Respondents assert that this Court lacks jurisdiction to grant the writ of habeas corpus and release the petitioners. They assert that petitioners have failed to exhaust the administrative appeals process provided by Parole Commission regulations. See 28 C.F.R. § 2.26 (1984). The Court agrees that an appeal to the National Parole Board should be pursued before final determination of the legality of the Commission's action. See Guida v. Nelson, 603 F.2d 261, 262 (2d Cir. 1979); United States ex rel. Sanders v. Arnold, 535 F.2d 848, 850-51 (3d Cir. 1976).
However, the Court does not agree that the exhaustion doctrine prohibits the release of the petitioners pendente lite. And since the Court now determines that a temporary release is appropriate in this case, it is not necessary at this time to fully explore petitioners' arguments as to the futility of an appeal to the National Appeals Board.2a
The Court's authority to order release stems from its inherent power in all habeas corpus cases to provide the manner in which the petitioner will be held until disposition of the proceeding. Johnston v. Marsh, 227 F.2d 528, 532 (3d Cir. 1955) (Hastie, J., concurring) ("The court is under no ministerial duty to direct or permit the person who produces the petitioner to continue to hold him during this period.").
The controlling case in this jurisdiction is Baker v. Sard: "[T]he court's jurisdiction to order release as a final disposition of the action includes an inherent power to grant relief pendente lite, to grant bail or release, pending determination of the merits." 137 U.S. App. D.C. 139, 420 F.2d 1342, 1343 (D.C. Cir. 1969); see also Luther v. Molina, 627 F.2d 71, 76 (7th Cir. 1980); Calley v. Callaway, 496 F.2d 701, 702 (5th Cir. 1974). Baker involved an appeal from the dismissal of a habeas petition by the district court. On appeal, the court held that it was within the district court's power to order release of the petitioner pending his appeal of the district court's ruling. Baker, 420 F.2d at 1343; see also Fed. R. App. P. 23(b) (an unsuccessful petitioner may be released pending appeal). The language in Baker indicates that a final decision by the district court is not a prerequisite to granting release on bond. See Baker, 420 F.2d at 1343.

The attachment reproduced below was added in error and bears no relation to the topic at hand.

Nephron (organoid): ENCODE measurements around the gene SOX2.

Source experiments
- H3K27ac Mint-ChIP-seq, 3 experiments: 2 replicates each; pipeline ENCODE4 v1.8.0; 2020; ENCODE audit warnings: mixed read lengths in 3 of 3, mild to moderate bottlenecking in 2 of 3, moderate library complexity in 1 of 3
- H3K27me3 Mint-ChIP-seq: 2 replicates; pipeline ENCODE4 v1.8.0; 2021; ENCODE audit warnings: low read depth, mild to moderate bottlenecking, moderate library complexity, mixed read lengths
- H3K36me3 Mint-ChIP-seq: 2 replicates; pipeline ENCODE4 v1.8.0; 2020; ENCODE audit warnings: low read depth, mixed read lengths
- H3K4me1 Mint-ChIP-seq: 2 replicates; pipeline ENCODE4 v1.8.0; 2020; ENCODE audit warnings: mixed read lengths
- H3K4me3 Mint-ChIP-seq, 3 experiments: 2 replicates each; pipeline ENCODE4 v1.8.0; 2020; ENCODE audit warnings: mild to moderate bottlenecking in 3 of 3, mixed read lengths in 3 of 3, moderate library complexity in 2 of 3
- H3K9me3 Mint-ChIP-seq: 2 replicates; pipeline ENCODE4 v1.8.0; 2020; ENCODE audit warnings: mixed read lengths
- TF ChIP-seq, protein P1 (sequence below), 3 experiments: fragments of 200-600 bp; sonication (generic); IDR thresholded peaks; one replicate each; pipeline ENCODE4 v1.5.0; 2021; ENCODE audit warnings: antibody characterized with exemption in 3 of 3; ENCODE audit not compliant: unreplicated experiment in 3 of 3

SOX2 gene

Petitioners and respondents differ as to the standard that should apply in determining whether release on bond is appropriate. Petitioners argue that Federal Rule of Appellate Procedure 23(c) governs, while respondents rely on the Bail Reform Act of 1984, 18 U.S.C.A. § 3143 (West Supp. 1985). Neither standard is technically applicable. Petitioners have not received a final release in their habeas corpus proceeding as required by Rule 23(c). Neither are they awaiting sentence or appeal from their criminal conviction, the situation addressed in 18 U.S.C.A. § 3143.